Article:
If there’s one mantra reported over and over again in the world of online marketing it’s that content is king. But, cautions Debbie Williams chief content officer at SPROUT Content, don’t just post content for content’s sake. Everything you create should have a purpose, plan and reason.

“Sometimes the reason is to really help your audience with a specific need, and other times it’s to spark up a conversation on a lighter level,” she says. “But content without strategy is like a house without a plan; and you don’t need a content strategy but an audience strategy.”

We recently checked in with Debbie, who offered us valuable advice on what makes for engaging content, how businesses can form more meaningful relationships with clients and why being transparent is so important.

Hi, Debbie! Tell us a little about SPROUT Content. What services do you offer?

SPROUT Content is a marketing agency that helps B2B companies and entrepreneurs build relationships with their customers through strategic content channels. Through a combination of inbound marketing, content strategy and fresh, premium content, we help our clients connect with their target market by understanding their needs and giving them the information they really need. We’re also a HubSpot Certified Agency Partner.

What sets you apart from other content marketing agencies?

We really specialize in the SMB market… and we joke that we love “boring” content! Unlike many agencies who compete for the same big brand names, we focus on the 99 percent of businesses in the country. We love the challenge of “boring” industries and revealing the interesting stories in every type business, giving them a voice and helping them build relationships. We also think that B2B marketing has been tragically misunderstood. It’s really all about P2P, making those person-to-person connections; you’re still doing business with people. At SPROUT Content, we approach different industries fairly similarly– getting to know their audience and digging into those insightful nuggets that make them stand out from the competition.

How can businesses write more engaging content?

I really feel it can be really simple and so many businesses complicate things. If you clearly identify your audience, understand their needs and how your products/services make their lives better in some way, and offer information in a way that is truly different (because it is your own), you will succeed.

When evaluating an inbound marketing strategy, what components should brands be looking at?

Your customer is on a buying journey and your website is a 24/7 educational tool that can guide them through each stage of that journey. You have to make it easy for your target buyers to take action by leading them through your sales funnel and increasing the number of qualified leads that come your way. Make the most of your website traffic by getting to know your visitors as human beings and helping them solve real people problems.

You write about building meaningful relationships with clients. Why is this important to you? Why should brands be concerned with forming meaningful relationships with the people and businesses they’re marketing to?

We talk a lot about that in our book “Brands in Glass Houses.” Honestly, if you expect people to spend their hard earned money with you and you’d like them to do that more than once, then you have to make it worth their while. People don’t want to do business with big corporate entities, but feel like they are working with people who really get their needs and want to help them. And, if you do it well, you will have a slew of brand evangelists that sell your brand for you.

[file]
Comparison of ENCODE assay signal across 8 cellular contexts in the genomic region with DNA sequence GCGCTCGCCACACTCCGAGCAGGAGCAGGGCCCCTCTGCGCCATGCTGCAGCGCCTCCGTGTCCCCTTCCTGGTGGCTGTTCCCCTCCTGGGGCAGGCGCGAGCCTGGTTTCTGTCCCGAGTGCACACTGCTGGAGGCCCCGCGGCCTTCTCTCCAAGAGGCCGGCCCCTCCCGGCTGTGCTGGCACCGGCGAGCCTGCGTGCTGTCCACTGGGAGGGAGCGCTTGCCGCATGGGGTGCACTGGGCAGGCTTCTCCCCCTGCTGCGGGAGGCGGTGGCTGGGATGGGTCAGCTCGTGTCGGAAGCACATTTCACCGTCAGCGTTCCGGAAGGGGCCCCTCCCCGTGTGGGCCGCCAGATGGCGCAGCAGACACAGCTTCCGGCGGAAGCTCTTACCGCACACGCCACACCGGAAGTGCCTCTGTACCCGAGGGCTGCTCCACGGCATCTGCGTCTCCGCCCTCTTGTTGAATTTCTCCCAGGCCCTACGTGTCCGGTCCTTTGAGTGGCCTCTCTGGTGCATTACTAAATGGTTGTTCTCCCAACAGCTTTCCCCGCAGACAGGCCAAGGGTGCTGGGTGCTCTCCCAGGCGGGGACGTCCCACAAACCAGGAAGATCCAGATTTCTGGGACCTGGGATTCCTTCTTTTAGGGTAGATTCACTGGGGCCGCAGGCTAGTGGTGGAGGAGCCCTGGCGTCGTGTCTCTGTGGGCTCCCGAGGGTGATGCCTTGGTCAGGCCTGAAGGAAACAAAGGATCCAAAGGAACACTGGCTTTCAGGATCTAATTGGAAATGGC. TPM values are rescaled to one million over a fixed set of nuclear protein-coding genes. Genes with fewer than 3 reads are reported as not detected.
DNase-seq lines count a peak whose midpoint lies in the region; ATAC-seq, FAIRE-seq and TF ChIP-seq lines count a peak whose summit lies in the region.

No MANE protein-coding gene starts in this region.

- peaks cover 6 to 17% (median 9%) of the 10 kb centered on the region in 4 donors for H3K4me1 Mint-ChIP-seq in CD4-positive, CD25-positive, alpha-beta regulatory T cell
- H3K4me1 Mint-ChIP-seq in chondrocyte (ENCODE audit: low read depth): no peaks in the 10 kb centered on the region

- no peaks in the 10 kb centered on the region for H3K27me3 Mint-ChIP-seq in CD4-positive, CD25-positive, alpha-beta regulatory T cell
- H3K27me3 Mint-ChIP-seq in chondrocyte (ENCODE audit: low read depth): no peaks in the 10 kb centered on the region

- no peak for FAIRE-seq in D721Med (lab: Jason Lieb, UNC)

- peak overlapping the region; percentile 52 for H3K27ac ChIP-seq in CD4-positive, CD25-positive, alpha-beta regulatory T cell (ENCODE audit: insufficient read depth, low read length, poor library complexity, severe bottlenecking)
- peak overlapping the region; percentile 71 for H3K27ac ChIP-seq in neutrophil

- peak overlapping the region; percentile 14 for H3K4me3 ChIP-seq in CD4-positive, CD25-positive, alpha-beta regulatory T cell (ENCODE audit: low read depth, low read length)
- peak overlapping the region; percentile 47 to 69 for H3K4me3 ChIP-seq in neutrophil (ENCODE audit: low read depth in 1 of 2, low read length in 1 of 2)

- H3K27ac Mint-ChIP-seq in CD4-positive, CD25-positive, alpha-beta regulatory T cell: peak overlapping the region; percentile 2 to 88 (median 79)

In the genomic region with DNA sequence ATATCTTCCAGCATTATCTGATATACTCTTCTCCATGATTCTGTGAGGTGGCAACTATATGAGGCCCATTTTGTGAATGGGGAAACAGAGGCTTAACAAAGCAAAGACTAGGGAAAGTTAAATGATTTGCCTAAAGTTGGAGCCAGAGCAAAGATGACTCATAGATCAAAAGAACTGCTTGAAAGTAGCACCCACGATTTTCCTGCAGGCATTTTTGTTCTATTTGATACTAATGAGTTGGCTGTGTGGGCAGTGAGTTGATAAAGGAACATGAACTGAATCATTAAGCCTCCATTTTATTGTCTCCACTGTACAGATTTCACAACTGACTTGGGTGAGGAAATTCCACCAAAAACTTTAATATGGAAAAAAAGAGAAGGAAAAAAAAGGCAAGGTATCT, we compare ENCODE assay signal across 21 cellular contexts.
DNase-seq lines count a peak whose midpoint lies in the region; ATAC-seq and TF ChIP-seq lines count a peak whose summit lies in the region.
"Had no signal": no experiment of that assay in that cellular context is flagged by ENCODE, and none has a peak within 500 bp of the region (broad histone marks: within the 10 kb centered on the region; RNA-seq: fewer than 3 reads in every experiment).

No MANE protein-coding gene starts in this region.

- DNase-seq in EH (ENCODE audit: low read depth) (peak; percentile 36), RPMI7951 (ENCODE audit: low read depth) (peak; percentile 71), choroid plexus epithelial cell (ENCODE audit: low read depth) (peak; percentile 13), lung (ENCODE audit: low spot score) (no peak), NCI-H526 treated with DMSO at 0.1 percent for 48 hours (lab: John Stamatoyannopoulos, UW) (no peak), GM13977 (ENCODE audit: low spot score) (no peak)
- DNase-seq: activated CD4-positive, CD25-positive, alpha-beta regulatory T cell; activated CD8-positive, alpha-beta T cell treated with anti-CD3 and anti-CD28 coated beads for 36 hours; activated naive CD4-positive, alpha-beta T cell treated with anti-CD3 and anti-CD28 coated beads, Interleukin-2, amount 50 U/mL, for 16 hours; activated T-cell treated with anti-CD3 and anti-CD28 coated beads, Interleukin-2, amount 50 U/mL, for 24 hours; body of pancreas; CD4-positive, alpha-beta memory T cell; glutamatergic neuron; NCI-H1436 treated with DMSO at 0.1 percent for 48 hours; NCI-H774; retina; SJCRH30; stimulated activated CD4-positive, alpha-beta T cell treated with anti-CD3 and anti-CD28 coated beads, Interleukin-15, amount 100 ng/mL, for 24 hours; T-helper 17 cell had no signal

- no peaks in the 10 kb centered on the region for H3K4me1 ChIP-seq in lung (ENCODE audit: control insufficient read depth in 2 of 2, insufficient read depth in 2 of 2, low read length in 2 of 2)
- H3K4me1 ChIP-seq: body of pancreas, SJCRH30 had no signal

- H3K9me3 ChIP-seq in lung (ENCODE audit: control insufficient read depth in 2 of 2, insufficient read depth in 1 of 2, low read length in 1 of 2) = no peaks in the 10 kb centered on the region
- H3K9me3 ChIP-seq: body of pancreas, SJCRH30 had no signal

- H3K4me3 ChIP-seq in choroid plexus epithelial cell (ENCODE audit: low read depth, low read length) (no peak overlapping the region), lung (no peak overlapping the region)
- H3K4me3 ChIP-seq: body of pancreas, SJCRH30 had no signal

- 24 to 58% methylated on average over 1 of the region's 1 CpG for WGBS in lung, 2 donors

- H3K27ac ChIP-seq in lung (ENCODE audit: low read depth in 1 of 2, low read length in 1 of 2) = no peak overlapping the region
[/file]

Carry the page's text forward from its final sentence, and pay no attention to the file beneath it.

Why is it important for businesses to be transparent?

We believe that being honest, authentic and transparent is essential to doing business today. Being real will help you earn consumers’ trust and loyalty, position your brand as a thought leader and build stronger relationships with customers (who are people). I think people are fed up with the inauthentic and just want the truth. For years marketers and advertisers spun stories and told lies to people just for financial gain. Now, people expect more from the businesses they spend their (and their company’s) money with.

Can you share some brands you think do a particularly good job maintaining transparency with their customers?

On the consumer products end, Method Product, Patagonia, Stonyfield Farm and Toms are just a few. On the more technical business end, Zendesk, Oren International and They are truly authentic and real with the information they share about their business philosophy and how their products are made. It also shows that great content doesn’t necessarily have to be dramatically innovative. If it solves a problem or makes a process easier, it works. We offer a ton of examples in our book (“Brands in Glass Houses”), also.

Why do you think some businesses struggle with transparency?

The biggest source of resistance we hear is that they’re afraid to reveal too much. We know that if you let people in to the workings of your organization and reveal the story behind your products and/or services, you will be seen as an innovator and someone to be trusted. If another company tries to mimic you, which happens all the time, then it just proves that you have something worth copying. It’s that simple. And, you can never truly copy authenticity, can you?

What’s the wrong way to be transparent? How can you do it in away that won’t alienate customers when there’s something negative to share?

There is a way to be honest yet tactful and remain professional, yet human. There are so many examples of when companies get themselves in a social media or PR snafu (like Target recently did with its security breach) where they try to hide from it, which really discredits them further. If you own your issue and confront it with class and honesty, people will respect you for it.

Thanks for the quality time, Debbie!